James Esmond

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James William Esmond (11 April 1822 – 3 December 1890) was an Irish-Australian gold prospector and miner, and was one of the first people to discover gold in Australia.

Early life[edit]

Esmond was born in Enniscorthy, a town in County Wexford in the south-east of Ireland, in 1822, the son of a merchant.[1] Migrating to the Port Phillip District (later the colony of Victoria) in 1840, Esmond worked a number of jobs, including working on stations in the Western Port region, and driving the mail coach from Buninyong to the region around Horsham, a major town in the Wimmera.[1]

Prospecting[edit]

In 1849, having heard news of the California gold rush, Esmond sailed for California to try his luck. Arriving too late to be successful as a prospector, Esmond took work as a supervisor on the diggings, before returning to Sydney, New South Wales in 1850.[1] Esmond travelled on the same ship as Edward Hargraves, the man credited with first discovering gold in New South Wales.[1] Esmond returned to Buninyong, and took work as a contractor digging post holes.[2] There he met Dr George Hermann Bruhn, a German doctor and geologist who was returning from Clunes. Bruhn told Esmond that in Clunes he had met with the pastoralist Donald Cameron; gold had been found on Cameron's property in March 1850, and Bruhn told Esmond of quartz reefs there which were likely to bear gold.[2]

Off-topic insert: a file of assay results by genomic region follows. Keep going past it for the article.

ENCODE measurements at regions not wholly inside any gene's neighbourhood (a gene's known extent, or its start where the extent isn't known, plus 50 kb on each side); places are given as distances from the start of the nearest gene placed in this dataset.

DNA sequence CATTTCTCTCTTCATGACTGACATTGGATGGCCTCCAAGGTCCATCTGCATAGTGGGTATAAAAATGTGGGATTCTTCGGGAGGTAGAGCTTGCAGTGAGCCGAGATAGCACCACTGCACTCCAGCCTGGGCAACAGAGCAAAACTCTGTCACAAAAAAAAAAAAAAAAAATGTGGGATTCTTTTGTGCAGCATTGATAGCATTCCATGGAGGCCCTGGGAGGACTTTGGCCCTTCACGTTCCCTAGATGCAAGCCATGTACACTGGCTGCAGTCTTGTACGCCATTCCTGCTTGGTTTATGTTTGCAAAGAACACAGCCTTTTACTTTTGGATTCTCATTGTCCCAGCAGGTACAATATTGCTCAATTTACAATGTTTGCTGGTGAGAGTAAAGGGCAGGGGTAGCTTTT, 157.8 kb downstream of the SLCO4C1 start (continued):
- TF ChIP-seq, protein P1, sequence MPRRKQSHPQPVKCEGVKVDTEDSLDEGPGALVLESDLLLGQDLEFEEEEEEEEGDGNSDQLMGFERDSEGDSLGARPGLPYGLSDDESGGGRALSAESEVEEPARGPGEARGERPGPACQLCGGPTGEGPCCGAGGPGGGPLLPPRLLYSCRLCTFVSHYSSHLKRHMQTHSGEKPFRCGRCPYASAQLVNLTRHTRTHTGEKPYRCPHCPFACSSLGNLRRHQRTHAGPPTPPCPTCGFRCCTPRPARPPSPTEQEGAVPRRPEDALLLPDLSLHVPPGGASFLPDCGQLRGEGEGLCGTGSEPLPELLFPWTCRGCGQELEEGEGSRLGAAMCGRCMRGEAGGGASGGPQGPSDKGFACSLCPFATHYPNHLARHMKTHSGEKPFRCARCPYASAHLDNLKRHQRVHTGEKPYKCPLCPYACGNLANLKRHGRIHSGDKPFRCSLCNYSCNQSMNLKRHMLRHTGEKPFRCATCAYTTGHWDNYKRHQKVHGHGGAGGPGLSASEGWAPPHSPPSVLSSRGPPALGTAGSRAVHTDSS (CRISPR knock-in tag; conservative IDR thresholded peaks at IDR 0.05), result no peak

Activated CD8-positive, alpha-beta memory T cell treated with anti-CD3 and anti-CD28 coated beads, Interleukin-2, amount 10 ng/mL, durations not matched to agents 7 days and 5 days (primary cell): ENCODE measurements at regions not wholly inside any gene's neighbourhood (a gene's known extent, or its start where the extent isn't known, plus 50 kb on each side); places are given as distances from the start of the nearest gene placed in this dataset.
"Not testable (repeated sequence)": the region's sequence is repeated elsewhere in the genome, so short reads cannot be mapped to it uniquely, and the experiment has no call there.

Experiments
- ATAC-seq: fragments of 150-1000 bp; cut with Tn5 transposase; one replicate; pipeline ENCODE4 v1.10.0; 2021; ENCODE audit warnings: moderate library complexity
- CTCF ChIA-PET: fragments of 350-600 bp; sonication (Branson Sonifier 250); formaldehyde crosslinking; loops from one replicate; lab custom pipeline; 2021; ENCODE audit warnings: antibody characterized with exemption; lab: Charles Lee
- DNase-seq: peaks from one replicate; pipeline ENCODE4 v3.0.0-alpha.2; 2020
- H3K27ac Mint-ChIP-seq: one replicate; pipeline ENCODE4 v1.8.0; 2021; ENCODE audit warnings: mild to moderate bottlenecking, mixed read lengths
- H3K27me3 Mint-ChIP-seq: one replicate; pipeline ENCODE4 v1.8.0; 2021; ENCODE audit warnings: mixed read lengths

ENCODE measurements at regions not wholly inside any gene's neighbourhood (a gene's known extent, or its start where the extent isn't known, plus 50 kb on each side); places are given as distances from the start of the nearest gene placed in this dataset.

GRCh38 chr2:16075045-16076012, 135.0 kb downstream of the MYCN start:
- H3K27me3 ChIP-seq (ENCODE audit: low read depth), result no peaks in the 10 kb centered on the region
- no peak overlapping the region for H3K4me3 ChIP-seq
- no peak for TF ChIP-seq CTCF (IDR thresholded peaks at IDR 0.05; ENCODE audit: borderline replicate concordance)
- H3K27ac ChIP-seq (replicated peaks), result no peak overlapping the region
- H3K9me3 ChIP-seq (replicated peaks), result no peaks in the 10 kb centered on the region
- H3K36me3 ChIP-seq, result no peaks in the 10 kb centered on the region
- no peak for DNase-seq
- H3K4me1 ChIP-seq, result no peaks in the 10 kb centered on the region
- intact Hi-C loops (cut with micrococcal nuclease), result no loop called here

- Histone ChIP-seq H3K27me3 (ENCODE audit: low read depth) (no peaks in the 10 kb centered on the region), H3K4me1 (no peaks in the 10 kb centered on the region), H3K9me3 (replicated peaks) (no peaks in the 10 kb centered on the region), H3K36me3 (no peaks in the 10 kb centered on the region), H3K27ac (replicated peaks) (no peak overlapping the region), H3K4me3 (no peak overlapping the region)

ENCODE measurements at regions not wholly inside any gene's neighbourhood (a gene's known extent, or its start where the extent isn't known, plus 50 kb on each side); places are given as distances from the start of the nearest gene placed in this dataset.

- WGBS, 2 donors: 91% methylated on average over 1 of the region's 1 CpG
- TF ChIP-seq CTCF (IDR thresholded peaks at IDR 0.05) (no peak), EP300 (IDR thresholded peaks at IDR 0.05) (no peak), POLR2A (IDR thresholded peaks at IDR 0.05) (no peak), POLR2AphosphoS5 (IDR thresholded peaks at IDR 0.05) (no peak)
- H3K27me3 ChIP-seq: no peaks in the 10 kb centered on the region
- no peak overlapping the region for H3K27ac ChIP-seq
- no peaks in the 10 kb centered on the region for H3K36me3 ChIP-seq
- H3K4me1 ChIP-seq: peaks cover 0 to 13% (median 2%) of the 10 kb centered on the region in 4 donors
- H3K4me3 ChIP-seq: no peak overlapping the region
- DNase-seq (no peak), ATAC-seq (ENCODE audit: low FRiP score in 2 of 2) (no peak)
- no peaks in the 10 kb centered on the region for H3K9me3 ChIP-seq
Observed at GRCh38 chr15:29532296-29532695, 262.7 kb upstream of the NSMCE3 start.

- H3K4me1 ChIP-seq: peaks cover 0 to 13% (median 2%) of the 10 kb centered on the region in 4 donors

Esmond set out for Cluves, with his colleague James Pugh. Having investigated the area, they concluded that there was gold there, and so they hired two sawyers, known as Burns and Kelly, to work the site.[1] Having recovered several ounces of gold from the site, Esmond travelled to Geelong on 5 July 1851 and showed the gold to Geelong Advertiser journalist Alfred Clarke.[1] When questioned by Clarke about the location the gold came from, Esmond was vague; but once he returned from Melbourne on 15 July, having purchased materials to make a cradle, he told Clarke that the gold had come from Clunes.[1] News of the find was broken in the Melbourne newspapers on 16 July,[3] and by Clarke in the Advertiser on 22 July.[1] Esmond sent the first saleable gold produced in Victoria – fourteen ounces – to Clarke on 22 August, which was later sold in Melbourne.[1]

Esmond would later claim that he first found gold on 28 June. Mining engineer and amateur historian Peter McCarthy has suggested that Esmond had "set up as a prospector in the Pyrenees on his return and kept himself fed somehow, without officially stealing the Queen's gold, for several months."[3] On 22 May 1851 the Government of New South Wales had issued regulations under crown lands legislation to control gold mining, impose mining licences and collect licence fees.[2] Meanwhile Victoria was to become a separate colony from New South Wales on 1 July 1851, and the Government of Victoria – which had very few police or military forces at its disposal – would be responsible gold mining from then on.[2] McCarthy suggests that Esmond nominated 28 June (or 29 June in some sources) as the date of discovery because, accounting for the travel times between Clunes and Melbourne, his claim would reach the authorities there on 1 July 1851, when he would be free from New South Wales' strict licencing scheme.[3]